If this sounds like you, it may be time to shed your HENRY status for good and focus on growing wealth — even if it means making some temporary sacrifices. One simple metric that can be used to gauge your financial standing is your net worth, which is the total of your assets (what you own) minus your liabilities (what you owe).

Pay Attention to Your Spending

It’s virtually impossible to increase your net worth if you don’t live within your means. After studying long hours and working your way into a good-paying job, you may feel that you deserve to spend some money on fashionable clothes, the latest smartphone, a night on the town, or a relaxing vacation. However, if you can’t pay for most of your splurges without relying on credit — or wiping out your savings — then you may need to rein in your lifestyle. Budgeting software and/or smartphone apps can help you analyze your spending patterns and track your financial progress.

Utilize a Workplace Retirement Plan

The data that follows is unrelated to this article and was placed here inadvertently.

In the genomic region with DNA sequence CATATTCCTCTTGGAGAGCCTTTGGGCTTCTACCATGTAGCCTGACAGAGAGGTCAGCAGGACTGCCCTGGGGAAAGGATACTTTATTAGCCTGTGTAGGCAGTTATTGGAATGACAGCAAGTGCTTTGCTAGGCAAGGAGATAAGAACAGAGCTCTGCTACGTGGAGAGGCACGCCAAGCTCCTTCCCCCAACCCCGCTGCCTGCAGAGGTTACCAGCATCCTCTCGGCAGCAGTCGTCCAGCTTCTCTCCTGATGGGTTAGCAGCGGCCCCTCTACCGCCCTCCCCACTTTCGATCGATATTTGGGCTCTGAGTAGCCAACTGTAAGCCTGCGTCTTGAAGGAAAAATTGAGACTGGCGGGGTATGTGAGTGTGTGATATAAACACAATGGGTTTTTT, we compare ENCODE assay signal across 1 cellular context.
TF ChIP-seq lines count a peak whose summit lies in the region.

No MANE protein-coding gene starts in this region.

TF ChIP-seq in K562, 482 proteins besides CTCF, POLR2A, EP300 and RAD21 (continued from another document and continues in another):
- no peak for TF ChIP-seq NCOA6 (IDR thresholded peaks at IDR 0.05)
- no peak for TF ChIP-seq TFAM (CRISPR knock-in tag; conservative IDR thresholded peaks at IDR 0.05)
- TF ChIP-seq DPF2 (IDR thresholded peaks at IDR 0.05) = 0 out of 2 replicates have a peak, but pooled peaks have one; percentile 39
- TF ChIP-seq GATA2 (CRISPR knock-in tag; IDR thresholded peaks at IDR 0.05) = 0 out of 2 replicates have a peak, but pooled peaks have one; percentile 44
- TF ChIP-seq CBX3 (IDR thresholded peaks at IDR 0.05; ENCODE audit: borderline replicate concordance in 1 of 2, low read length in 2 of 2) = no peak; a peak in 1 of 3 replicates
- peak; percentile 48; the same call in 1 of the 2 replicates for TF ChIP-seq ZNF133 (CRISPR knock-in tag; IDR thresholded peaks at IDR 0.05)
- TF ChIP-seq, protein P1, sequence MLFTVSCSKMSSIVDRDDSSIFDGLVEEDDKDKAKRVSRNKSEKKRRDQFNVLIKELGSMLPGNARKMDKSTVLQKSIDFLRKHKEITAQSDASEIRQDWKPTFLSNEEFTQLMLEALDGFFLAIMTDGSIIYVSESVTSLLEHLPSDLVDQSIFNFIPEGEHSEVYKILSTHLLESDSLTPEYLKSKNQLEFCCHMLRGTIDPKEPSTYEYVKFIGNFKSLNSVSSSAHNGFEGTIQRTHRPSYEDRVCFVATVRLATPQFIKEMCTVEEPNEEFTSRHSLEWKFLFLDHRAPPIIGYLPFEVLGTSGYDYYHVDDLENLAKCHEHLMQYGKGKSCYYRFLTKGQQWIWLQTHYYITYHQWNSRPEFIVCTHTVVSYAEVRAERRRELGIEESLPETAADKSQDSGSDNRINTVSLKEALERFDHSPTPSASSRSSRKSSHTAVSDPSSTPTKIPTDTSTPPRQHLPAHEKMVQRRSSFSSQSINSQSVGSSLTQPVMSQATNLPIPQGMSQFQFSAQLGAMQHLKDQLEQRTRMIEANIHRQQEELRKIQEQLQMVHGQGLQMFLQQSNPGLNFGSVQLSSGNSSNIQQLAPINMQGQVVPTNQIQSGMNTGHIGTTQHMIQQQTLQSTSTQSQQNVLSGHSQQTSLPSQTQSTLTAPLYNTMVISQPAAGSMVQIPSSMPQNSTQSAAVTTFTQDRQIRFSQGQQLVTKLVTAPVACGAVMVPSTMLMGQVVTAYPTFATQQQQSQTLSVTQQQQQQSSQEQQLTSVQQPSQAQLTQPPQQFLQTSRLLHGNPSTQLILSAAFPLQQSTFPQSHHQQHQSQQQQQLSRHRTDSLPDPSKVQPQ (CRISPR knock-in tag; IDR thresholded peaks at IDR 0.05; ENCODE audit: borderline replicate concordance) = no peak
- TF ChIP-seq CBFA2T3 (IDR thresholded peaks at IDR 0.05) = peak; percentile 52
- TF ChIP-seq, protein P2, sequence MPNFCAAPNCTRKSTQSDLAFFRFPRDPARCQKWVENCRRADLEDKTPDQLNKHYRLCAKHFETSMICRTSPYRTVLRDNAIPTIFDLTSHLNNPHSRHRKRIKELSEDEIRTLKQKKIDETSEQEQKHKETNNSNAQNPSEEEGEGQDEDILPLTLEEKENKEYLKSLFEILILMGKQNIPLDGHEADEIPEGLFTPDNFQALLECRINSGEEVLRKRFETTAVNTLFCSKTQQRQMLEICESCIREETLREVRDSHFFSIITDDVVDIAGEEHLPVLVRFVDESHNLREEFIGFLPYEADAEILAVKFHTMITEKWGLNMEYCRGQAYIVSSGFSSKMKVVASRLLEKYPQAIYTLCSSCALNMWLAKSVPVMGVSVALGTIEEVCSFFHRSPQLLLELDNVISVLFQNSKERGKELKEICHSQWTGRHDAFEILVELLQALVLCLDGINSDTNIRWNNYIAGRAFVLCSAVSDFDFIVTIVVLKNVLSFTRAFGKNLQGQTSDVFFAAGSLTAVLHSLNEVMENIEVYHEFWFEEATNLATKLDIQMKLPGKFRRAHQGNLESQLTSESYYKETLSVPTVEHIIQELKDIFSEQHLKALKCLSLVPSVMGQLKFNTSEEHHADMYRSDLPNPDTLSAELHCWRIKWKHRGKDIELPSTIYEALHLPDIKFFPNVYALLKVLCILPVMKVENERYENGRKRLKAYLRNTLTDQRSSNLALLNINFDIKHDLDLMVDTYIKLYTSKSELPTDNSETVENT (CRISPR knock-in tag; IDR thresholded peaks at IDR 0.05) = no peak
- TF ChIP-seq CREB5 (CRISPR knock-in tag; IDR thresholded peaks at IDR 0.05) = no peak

Making regular pre-tax contributions to a traditional 401(k) plan is a no-nonsense way to accumulate retirement assets, and it helps reduce your taxable income by the same amount. Experts recommend saving at least 10% of your income for future needs, but if that’s not possible right away, start by contributing 3% to 6% of your salary to your retirement plan and elect to escalate your contribution level by 1% each year until you reach your target (or the contribution limit). The maximum you can contribute to a 401(k) plan in 2022 is $20,500 ($27,000 if you are age 50 or older).

Many companies will match part of employee contributions, and free money is a great reason to save at least enough to receive a full company match and any available profit sharing. Some plans may require that you remain employed by the company for a certain amount of time before you can keep the matching funds.

Source: Federal Reserve, 2021

Assess Your Housing Situation

Paying rent indefinitely may do little to improve your financial situation. Buying a home with a fixed-rate mortgage could help stabilize your housing costs, and you can build equity in the property over time as your loan balance is paid off — especially if the value appreciates. A home purchase may also afford tax advantages, but only if you itemize rather than claim the standard deduction on your tax return. Interest paid on up to $750,000 of mortgage loan debt is deductible, as are the property taxes, subject to a $10,000 cap on state and local property taxes.